One of our large group, maybe on my suggestion, ordered an unusual pizza: “Sgombro, cipolla e burrata” as it is listed on the menu. Along with the mackerel in substantial pieces, it had buffalo mozzarella, burrata, mascarpone, halves of small perfectly ripe tomatoes, pickled red onions, pieces of basil and gratings of reserve Grana Padano cheese arrayed in nearly perfect circle of dough bounded by a high crown. There was not just fish on the pizza but in the traditionally thought-to-be-unholy in Italy combination of fish and cheese; fish and grated cheese, too.
I swapped a quarter of my pie for the sgrombo and company one. It was different, but not too different. The firm pieces of the mackerel were mild, so the pizza was not assertively and offputtingly fishy tasting like the cheap anchovy pizzas of my distant youth. That it was from an establishment of a top chef and in a city known for its seafood in restaurants, helped ensure that the fish was of good quality. The bit of acidity from the pickled onions and fresh tomatoes provided a nice complement to the fish – though I might have liked a lemon wedge on the side for some more of that – and the trio of different cheeses rounded out the flavors going with the fairly sturdy crust.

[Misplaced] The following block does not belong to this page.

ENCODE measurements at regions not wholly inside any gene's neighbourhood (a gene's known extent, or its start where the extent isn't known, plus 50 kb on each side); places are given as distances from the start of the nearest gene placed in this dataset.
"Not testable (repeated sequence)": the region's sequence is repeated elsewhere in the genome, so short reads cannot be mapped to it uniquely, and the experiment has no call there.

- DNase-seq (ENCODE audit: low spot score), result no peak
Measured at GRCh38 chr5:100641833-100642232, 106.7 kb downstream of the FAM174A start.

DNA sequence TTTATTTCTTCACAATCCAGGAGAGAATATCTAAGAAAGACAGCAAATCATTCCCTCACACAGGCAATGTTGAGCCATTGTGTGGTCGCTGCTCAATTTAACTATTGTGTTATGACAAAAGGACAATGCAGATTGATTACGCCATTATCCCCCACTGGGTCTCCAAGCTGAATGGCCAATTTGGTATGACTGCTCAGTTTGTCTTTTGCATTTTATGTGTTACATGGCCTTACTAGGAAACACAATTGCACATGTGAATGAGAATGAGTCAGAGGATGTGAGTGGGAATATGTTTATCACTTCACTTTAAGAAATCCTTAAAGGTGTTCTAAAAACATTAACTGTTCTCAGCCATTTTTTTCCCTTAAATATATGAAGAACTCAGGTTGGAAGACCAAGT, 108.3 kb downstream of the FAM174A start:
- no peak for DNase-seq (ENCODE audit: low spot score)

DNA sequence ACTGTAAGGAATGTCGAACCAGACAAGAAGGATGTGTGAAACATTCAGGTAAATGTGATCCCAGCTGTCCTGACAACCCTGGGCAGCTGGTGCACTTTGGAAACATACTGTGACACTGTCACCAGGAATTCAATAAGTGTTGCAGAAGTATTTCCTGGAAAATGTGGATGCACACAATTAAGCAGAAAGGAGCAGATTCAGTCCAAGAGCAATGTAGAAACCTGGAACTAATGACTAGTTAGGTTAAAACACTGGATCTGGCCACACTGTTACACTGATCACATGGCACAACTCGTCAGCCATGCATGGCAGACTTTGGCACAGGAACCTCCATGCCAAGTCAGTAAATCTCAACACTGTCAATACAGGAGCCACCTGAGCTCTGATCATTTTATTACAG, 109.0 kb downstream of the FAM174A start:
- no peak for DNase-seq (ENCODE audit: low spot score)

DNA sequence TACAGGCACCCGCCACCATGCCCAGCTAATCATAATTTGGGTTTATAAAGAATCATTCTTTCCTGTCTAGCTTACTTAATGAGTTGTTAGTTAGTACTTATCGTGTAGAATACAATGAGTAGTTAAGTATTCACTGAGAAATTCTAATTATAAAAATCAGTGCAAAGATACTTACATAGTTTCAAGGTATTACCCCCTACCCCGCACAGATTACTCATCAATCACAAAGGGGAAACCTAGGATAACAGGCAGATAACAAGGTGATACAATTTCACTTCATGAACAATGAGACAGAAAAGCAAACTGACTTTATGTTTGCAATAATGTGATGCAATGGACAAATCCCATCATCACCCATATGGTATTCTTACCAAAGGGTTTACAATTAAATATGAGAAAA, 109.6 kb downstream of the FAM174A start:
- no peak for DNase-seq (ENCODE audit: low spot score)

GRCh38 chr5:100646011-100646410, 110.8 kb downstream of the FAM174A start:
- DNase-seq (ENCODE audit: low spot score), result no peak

That wasn’t the only fish on pizza during the recent two weeks in northeastern Italy. Just across the autostrada from Soave where we spent a terrific day tasting wine is San Bonifacio, home of I Tigli, the fourth best pizzeria in all of Italy according to the reputable and useful 50 Top Pizza, which, unfortunately, did not fit into the schedule that evening or another. It has long served a Polenta and Baccalà pizza, a version of the popular regional appetizer, whipped salted cod over polenta. Among the fifty or so pizzas at the excellent Al Cantonet in Conegliano that I stumbled into one night were four seafood-topped ones. A couple with swordfish carpaccio and a couple others with shrimp including that surprisingly named Tony Esposito also with pesto, tomatoes and buffalo mozzarella. I’m pretty sure that he didn’t have anything like that when he was expertly tending goal for the Hawks in the Chicago Stadium, or on the road for that matter.
I was surprised to encounter fish on pizzas during this trip, but maybe I shouldn’t have been. Fish on pizza, at least in a tamer and more famous form, has been around for forty years, ever since Wolfgang Puck put smoked salmon along with crème fraiche and caviar on a pizza for the actress Joan Collins on the road to stardom.